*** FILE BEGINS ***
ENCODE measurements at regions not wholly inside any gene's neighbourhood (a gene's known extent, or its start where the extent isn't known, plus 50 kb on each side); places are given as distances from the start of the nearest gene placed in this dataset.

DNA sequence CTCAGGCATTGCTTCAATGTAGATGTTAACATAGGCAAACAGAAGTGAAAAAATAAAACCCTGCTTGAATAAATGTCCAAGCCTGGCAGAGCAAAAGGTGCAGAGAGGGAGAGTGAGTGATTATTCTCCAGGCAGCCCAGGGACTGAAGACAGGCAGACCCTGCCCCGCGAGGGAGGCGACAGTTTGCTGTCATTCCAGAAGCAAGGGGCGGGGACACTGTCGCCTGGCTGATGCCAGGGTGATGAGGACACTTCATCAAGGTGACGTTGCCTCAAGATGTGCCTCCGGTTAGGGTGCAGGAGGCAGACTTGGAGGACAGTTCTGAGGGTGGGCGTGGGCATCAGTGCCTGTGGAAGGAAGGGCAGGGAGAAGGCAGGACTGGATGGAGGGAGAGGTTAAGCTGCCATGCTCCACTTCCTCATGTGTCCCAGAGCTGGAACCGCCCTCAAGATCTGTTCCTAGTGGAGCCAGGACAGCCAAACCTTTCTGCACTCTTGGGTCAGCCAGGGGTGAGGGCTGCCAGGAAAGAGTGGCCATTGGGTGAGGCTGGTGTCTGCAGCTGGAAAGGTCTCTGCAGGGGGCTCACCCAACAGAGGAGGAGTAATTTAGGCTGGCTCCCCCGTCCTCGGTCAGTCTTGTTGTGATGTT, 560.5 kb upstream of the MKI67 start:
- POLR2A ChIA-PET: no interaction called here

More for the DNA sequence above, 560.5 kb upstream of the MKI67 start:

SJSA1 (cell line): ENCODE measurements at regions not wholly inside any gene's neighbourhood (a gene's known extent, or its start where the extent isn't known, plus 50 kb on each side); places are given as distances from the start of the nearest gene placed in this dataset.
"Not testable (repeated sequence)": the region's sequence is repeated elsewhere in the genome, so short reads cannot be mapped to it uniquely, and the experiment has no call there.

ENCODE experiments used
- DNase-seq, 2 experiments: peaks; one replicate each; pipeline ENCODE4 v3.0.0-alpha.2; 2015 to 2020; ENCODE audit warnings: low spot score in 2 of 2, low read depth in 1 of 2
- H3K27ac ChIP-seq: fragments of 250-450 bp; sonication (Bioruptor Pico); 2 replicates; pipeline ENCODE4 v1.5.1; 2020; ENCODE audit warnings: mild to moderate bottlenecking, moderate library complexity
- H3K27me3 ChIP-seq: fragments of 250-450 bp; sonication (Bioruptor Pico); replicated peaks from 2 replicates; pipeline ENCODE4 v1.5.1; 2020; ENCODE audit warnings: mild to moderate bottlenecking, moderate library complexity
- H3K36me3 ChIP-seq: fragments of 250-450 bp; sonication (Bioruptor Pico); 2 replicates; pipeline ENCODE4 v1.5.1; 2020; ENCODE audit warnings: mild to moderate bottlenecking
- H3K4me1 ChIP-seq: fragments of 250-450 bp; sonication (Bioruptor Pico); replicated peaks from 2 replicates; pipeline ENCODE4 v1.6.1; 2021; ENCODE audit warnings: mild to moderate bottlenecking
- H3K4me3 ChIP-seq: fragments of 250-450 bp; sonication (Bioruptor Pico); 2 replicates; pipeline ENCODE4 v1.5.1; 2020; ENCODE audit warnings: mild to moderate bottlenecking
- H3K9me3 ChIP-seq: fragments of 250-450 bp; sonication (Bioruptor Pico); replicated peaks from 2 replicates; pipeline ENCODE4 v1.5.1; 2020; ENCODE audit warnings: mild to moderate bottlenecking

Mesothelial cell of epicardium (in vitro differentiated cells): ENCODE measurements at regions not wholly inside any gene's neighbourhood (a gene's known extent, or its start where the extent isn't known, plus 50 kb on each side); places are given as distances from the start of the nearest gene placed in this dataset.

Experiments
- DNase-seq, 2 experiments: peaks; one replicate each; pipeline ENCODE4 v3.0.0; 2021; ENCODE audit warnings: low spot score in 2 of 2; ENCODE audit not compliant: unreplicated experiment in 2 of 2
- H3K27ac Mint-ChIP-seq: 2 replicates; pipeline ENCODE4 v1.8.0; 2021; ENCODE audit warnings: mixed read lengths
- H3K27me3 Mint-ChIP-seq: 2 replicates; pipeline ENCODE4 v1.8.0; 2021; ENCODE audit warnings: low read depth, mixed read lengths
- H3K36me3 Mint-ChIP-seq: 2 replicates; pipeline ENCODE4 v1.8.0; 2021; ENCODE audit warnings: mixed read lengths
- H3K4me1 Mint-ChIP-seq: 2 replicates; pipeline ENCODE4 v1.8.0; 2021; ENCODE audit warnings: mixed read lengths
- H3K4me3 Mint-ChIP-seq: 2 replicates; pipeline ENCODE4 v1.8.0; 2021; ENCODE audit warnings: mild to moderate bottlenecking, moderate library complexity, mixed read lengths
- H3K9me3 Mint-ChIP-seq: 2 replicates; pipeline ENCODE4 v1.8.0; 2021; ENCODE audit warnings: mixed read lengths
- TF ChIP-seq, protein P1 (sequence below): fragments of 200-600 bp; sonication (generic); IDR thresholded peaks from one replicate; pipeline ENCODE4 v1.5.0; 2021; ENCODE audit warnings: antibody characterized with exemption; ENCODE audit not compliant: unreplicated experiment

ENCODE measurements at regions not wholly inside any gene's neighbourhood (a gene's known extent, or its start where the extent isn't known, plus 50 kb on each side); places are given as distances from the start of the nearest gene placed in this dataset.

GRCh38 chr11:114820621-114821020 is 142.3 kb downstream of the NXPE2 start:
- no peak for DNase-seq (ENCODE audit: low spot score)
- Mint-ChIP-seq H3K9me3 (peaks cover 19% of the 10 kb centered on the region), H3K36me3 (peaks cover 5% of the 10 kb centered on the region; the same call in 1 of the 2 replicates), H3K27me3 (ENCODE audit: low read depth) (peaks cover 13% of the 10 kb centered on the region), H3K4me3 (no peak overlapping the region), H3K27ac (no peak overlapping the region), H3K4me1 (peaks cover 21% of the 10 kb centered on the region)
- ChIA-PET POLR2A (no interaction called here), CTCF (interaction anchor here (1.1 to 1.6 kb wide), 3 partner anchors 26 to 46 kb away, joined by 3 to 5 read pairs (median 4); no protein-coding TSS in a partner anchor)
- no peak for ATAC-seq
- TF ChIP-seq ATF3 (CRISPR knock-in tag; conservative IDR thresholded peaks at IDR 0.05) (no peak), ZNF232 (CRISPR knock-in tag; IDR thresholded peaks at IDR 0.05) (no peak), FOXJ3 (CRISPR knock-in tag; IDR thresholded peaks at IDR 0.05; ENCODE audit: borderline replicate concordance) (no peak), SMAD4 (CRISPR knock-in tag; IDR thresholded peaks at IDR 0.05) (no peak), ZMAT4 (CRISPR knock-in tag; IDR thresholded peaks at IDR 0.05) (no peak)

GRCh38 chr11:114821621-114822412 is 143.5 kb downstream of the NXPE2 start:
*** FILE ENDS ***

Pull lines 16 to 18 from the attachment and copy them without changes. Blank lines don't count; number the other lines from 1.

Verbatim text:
Experiments
- DNase-seq, 2 experiments: peaks; one replicate each; pipeline ENCODE4 v3.0.0; 2021; ENCODE audit warnings: low spot score in 2 of 2; ENCODE audit not compliant: unreplicated experiment in 2 of 2
- H3K27ac Mint-ChIP-seq: 2 replicates; pipeline ENCODE4 v1.8.0; 2021; ENCODE audit warnings: mixed read lengths